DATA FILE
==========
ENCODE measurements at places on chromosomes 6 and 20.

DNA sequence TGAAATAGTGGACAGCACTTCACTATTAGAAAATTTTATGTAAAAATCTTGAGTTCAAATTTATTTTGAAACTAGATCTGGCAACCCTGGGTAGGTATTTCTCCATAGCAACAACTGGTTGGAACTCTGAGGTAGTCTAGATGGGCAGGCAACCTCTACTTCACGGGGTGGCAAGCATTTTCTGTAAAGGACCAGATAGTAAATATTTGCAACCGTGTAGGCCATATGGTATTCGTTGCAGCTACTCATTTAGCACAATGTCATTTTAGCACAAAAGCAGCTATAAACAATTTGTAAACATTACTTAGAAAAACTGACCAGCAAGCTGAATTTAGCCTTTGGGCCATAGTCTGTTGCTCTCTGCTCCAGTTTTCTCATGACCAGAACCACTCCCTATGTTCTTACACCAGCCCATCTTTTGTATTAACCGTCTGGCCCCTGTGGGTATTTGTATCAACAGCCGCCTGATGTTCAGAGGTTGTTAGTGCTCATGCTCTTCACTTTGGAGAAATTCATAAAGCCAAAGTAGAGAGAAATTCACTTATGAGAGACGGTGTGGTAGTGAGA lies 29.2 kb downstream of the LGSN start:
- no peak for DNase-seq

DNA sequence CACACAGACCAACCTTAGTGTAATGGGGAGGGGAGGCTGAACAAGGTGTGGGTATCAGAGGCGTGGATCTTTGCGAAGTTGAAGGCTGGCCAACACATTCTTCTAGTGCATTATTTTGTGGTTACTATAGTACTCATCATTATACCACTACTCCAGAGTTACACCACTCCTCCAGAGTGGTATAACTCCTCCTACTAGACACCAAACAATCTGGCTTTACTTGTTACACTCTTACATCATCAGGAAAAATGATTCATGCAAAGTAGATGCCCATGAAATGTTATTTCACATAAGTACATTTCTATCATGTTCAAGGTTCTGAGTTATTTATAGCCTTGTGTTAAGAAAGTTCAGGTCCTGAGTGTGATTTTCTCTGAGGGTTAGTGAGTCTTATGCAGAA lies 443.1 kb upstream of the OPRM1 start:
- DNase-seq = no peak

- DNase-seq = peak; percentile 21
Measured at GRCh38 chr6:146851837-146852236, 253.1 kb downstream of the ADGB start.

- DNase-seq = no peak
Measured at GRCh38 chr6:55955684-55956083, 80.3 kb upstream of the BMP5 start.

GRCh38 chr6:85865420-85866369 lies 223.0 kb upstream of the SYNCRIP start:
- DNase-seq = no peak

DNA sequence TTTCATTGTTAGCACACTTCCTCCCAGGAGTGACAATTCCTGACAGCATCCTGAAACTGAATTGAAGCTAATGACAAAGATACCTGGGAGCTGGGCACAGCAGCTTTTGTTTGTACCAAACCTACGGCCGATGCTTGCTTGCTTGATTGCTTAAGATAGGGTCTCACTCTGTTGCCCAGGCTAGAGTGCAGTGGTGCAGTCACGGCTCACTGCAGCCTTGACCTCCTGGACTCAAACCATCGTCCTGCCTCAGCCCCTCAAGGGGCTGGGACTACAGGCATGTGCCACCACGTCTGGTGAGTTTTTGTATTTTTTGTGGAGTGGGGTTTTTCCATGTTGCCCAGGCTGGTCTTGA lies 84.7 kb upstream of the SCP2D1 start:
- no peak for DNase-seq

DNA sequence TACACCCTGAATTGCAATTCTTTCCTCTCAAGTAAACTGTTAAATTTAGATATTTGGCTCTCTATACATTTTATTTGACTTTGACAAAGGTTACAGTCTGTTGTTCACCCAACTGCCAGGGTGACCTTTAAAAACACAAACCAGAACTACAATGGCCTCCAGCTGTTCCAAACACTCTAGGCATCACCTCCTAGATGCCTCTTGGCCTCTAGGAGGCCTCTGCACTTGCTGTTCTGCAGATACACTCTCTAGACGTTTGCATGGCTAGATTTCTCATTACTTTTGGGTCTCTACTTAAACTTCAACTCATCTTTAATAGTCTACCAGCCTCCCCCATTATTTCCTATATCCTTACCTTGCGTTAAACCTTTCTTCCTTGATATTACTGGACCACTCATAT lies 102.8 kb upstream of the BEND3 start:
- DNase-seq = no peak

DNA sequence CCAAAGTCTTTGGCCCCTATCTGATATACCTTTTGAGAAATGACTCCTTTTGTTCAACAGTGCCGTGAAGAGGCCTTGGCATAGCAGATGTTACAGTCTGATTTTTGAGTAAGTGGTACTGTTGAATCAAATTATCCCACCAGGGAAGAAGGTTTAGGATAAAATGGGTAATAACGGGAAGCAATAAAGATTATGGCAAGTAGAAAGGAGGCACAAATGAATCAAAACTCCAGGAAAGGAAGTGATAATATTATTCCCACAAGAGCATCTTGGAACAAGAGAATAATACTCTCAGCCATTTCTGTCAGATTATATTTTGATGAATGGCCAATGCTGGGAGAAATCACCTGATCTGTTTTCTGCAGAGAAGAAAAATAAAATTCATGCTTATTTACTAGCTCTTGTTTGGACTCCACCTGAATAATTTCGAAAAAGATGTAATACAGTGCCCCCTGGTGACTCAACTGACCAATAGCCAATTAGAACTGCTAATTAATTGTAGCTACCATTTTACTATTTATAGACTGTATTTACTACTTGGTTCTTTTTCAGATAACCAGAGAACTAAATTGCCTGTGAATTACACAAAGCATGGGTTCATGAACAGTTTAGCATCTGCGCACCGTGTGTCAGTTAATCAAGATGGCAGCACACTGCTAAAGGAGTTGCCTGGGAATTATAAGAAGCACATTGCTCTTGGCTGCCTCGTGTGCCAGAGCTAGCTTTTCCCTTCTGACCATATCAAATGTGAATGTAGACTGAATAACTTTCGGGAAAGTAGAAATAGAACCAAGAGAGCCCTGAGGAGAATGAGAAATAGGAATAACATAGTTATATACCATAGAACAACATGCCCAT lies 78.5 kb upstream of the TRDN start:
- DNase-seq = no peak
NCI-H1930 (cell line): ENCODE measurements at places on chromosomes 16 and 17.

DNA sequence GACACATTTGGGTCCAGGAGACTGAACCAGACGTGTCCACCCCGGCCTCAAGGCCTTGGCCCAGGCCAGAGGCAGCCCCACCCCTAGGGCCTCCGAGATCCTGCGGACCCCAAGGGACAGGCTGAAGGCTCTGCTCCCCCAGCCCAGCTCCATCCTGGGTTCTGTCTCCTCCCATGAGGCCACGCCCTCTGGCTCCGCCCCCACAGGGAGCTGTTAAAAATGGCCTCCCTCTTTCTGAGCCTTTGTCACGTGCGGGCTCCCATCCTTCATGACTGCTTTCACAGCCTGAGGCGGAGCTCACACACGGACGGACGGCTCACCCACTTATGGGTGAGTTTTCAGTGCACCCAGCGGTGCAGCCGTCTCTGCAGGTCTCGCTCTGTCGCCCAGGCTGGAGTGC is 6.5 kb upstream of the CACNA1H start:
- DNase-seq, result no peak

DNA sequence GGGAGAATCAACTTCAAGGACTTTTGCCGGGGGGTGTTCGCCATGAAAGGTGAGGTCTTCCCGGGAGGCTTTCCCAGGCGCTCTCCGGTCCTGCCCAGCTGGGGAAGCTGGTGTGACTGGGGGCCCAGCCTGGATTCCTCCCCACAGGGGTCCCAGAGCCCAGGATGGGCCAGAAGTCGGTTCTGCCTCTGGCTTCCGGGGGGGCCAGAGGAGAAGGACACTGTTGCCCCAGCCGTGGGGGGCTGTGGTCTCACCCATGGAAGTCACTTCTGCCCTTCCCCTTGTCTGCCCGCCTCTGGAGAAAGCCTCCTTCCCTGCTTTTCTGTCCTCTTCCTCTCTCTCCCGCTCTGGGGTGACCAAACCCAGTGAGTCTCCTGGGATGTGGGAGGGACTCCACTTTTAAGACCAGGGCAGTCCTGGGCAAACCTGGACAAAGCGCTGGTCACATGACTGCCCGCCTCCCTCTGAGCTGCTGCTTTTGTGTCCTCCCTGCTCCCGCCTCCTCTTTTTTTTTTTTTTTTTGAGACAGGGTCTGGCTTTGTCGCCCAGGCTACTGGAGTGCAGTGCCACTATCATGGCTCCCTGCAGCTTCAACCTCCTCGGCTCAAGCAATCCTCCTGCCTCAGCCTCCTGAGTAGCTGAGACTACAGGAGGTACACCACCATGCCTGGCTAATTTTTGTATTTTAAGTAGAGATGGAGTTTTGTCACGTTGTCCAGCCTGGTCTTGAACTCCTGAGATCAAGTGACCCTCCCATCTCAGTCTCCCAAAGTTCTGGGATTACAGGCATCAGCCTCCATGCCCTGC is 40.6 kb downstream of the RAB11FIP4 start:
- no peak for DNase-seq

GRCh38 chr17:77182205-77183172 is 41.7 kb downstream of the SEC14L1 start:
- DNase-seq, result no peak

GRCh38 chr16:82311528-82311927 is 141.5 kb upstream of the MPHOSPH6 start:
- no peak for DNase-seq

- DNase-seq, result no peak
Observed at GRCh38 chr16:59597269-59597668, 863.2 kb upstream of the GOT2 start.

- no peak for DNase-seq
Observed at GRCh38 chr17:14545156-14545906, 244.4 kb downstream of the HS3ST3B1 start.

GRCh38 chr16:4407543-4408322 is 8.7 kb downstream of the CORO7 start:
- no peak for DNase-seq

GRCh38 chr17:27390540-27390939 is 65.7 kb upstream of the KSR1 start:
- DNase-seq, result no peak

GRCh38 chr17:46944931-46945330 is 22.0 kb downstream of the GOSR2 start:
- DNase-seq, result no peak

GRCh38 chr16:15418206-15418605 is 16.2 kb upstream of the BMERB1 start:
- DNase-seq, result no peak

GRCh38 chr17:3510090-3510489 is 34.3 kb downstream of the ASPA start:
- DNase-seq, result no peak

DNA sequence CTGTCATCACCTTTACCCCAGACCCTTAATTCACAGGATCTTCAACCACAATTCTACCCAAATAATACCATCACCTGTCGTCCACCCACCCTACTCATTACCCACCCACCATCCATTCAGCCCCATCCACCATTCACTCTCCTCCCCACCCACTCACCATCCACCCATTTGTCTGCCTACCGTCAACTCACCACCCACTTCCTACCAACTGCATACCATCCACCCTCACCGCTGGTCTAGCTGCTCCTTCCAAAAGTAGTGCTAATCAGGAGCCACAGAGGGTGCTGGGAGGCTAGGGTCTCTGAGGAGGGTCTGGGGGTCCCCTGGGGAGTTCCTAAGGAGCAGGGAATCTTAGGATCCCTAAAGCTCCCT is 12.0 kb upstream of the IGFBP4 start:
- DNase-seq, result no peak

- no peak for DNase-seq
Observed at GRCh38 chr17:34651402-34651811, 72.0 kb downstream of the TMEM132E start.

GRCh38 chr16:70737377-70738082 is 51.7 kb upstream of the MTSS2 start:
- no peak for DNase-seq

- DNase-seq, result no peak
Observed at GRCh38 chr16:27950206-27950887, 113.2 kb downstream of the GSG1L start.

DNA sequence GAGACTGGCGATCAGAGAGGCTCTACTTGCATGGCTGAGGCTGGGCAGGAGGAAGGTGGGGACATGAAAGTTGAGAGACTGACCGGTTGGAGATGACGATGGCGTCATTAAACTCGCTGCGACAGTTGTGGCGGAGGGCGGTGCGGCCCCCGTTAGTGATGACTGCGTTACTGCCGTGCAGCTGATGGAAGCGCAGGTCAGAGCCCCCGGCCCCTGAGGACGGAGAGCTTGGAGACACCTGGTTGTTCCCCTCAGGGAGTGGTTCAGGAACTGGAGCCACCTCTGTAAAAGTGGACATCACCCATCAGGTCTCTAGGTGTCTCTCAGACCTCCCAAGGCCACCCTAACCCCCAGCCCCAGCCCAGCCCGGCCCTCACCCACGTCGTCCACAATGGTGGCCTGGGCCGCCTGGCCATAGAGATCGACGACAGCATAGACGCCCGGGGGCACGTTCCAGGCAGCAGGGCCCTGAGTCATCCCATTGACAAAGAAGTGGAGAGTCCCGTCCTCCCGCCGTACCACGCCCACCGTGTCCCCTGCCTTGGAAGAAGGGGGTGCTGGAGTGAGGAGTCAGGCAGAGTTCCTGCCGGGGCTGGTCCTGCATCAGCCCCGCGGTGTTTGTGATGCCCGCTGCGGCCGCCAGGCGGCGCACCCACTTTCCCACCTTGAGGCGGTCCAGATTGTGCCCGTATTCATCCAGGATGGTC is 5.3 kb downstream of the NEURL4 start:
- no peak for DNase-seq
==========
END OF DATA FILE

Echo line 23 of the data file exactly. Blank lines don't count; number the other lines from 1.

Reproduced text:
GRCh38 chr17:77182205-77183172 is 41.7 kb downstream of the SEC14L1 start: